Information Today
Volume 18, Issue 1 — January 2001
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Stanford Selects TEAMS Solution for Digital Library Initiative 

Artesia Technologies, Inc. has announced that its TEAMS digital asset management solution has been selected to serve as the content management framework for a major initiative being planned by Stanford University Libraries. According to the announcement, this project is expected to address several of the most pressing challenges facing academia, including the exponential growth of published material, new demands for ubiquitous access that are being driven by the development of the wired—and soon to be wireless—classroom, and the growth in distance learning. 

Working closely with colleagues among the research libraries in the Digital Library Federation, Stanford plans to utilize TEAMS to create an environment using off-the-shelf technologies for effectively managing rich media content and its associated XML-based metadata within petabyte (one quadrillion bytes)-sized archives so that it may be accessible via a variety of means. 

“Developing systems capable of capturing, preserving, and delivering vast amounts of digital content is the core challenge for research libraries within the digital age,” said Michael Keller, university librarian and director of academic information resources at Stanford. “We expect that Artesia’s TEAMS software will play a significant role in our effort to establish the base technologies required to overcome these most critical barriers to electronic library access. Through its implementation, we plan to expand Web-based access to the university’s extensive collection of media resources to the entire Stanford community and improve our ability to work collaboratively with other organizations as well.”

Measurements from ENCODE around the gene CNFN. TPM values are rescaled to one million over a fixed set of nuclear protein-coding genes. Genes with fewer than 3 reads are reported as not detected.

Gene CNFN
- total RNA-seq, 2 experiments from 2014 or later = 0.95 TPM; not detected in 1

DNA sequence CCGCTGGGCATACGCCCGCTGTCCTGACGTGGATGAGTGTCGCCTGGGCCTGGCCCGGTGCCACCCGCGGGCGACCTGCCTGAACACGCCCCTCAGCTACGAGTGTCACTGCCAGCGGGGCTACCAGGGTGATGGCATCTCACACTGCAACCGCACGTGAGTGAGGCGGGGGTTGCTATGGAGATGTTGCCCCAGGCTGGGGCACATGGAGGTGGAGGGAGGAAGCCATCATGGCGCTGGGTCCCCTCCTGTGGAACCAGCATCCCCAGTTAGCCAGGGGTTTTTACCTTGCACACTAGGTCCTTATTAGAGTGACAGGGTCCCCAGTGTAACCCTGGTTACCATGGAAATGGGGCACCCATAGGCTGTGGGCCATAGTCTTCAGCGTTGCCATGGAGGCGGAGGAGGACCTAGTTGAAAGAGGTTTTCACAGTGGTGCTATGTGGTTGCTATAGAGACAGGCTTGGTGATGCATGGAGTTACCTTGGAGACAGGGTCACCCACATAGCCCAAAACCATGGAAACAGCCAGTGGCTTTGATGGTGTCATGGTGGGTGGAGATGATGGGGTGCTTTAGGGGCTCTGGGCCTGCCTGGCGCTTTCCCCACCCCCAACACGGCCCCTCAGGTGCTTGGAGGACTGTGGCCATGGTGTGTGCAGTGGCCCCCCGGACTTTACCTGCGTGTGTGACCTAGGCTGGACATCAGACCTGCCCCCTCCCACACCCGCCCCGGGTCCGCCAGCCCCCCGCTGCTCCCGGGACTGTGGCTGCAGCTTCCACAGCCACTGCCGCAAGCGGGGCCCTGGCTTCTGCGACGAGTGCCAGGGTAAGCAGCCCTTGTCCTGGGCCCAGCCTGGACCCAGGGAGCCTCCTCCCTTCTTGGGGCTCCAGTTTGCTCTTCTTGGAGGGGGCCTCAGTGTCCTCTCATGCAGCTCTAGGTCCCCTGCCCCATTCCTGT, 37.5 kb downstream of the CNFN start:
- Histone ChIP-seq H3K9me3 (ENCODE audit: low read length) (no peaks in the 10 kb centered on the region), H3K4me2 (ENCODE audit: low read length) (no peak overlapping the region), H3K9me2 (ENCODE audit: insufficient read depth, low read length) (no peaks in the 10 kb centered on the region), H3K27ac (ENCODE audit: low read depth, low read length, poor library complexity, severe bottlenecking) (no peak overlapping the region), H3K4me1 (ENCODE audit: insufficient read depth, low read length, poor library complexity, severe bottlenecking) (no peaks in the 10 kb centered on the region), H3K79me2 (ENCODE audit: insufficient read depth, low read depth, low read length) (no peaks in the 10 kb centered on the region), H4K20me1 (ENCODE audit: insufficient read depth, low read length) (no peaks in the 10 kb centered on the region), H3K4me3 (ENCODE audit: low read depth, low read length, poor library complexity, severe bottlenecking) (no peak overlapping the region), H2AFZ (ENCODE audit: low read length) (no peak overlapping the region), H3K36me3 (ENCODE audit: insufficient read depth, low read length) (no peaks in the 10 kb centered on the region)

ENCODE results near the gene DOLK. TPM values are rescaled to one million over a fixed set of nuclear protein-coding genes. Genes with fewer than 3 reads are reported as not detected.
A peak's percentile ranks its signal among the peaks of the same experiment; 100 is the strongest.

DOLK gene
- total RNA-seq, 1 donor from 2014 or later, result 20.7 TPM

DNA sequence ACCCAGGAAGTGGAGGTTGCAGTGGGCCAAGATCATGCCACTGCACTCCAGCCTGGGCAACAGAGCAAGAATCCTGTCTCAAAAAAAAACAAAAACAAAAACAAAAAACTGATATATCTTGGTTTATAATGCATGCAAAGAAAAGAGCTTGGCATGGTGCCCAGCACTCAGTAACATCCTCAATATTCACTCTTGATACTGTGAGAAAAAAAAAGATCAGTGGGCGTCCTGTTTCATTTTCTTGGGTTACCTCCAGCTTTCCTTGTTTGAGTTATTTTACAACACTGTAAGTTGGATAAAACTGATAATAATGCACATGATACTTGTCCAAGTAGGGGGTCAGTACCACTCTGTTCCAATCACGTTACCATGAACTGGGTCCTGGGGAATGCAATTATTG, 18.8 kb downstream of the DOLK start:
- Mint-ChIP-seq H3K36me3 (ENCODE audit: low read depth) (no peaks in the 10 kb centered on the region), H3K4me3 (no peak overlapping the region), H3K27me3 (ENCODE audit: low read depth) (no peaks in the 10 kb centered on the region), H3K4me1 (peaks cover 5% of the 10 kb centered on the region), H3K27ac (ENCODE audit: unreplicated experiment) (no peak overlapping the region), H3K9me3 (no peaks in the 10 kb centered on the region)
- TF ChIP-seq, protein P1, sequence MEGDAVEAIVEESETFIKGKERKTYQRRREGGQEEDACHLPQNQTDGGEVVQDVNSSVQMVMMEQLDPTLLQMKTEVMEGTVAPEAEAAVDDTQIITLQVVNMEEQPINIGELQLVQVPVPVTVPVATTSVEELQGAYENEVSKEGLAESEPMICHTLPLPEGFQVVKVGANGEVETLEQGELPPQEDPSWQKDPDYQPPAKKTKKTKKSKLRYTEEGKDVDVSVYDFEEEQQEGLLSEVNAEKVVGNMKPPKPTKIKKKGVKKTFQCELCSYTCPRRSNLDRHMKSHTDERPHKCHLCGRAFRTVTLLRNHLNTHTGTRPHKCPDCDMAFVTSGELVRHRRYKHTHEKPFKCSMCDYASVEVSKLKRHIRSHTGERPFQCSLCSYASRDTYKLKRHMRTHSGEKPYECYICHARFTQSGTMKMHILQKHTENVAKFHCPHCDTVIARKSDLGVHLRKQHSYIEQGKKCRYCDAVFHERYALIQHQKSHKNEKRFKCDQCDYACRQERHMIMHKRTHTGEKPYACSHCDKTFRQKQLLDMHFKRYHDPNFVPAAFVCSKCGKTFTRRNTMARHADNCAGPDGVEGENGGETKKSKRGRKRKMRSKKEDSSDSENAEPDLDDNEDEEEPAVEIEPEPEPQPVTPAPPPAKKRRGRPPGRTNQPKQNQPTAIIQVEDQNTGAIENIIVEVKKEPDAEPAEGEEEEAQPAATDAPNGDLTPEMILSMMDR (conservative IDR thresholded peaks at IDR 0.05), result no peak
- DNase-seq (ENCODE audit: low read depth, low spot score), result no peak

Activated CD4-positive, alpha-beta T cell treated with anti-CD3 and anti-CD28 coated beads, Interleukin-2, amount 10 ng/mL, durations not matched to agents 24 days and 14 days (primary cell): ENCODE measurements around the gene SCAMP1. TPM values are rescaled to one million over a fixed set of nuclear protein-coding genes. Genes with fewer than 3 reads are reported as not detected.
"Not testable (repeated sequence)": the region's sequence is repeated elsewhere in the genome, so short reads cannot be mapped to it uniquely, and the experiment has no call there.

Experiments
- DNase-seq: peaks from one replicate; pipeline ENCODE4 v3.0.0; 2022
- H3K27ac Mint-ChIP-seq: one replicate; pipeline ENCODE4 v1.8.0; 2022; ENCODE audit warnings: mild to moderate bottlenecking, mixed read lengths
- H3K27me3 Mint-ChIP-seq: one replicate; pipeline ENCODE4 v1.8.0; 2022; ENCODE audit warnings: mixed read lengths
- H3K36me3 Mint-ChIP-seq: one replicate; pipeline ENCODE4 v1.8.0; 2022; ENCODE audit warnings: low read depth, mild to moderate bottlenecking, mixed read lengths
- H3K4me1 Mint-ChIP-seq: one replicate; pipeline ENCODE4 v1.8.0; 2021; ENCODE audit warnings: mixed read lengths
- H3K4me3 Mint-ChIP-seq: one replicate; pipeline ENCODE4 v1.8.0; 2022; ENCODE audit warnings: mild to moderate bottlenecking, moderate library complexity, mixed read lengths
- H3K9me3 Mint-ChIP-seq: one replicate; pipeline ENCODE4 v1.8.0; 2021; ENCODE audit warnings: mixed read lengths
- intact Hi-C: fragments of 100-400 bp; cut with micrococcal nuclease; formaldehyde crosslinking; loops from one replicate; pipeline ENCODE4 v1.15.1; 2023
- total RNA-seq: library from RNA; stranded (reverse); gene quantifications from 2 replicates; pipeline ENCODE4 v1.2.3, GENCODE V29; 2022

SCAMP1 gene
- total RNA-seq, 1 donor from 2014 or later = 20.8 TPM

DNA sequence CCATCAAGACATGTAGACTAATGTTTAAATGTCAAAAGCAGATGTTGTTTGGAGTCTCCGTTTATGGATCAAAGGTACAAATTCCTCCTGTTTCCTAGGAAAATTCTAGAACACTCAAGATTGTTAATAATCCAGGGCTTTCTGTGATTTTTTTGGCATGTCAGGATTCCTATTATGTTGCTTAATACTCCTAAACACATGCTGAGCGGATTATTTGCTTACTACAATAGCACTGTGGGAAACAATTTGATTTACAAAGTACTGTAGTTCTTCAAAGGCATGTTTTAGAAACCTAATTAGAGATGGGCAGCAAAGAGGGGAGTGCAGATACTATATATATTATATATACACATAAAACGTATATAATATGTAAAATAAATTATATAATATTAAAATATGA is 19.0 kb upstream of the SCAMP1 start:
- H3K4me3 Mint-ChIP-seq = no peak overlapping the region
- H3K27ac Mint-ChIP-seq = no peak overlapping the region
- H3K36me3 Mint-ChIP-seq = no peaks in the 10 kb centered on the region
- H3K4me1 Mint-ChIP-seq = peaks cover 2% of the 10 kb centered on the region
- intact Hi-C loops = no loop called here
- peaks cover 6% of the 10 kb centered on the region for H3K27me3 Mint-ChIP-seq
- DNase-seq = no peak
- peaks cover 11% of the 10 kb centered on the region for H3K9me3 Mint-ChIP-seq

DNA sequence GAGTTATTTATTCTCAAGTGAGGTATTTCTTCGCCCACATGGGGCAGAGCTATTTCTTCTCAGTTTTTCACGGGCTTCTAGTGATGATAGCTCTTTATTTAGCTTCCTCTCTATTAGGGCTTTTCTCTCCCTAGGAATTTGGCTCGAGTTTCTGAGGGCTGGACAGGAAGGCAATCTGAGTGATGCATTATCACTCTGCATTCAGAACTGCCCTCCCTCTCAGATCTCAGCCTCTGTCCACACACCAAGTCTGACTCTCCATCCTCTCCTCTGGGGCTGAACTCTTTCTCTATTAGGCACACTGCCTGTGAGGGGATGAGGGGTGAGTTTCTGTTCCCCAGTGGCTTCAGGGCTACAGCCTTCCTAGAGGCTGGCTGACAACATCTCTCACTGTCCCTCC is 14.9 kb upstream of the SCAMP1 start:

Stanford University Libraries expects to use the TEAMS software as a core element of its “Dark Cave” project, which is intended to create a production implementation of the Open Archival Information System (OAIS) reference model. According to the announcement, TEAMS will provide Stanford with a robust infrastructure for addressing each aspect of the OAIS model, including ingestion of content with associated metadata, content management and preservation, and distribution. Stanford plans to develop this project in order to establish protocols and apply emerging standards for managing and accessing petabyte-sized digital libraries that can be used to support a wide range of research activities. 

According to the announcement, one of the issues that the project expects to address is the current lack of powerful filtering mechanisms that are needed to improve an end-user’s ability to access relevant content across massive databases. TEAMS includes a number of Web-based search-and-retrieval tools that support searching across all media types by browsing keywords associated with each asset, by using text within the asset or its descriptive properties, or by using Boolean criteria. 

“When you look at the history and association between Stanford and Silicon Valley, you recognize the importance of university resources in nurturing and enhancing great minds,” said Sebastian Holst, vice president of marketing at Artesia Technologies. “As such, we are very pleased that the university has chosen TEAMS as part of its resource framework. Based on our experience with Library of Congress’ National Digital Library, we’re confident that TEAMS provides the Web-enabled access and enterprise-class architecture needed to seamlessly integrate media resources with the rest of the collection. We’re proud to be a part of this initiative.” 

Source: Artesia Technologies, Inc., Rockville, MD, 301/548-4000;

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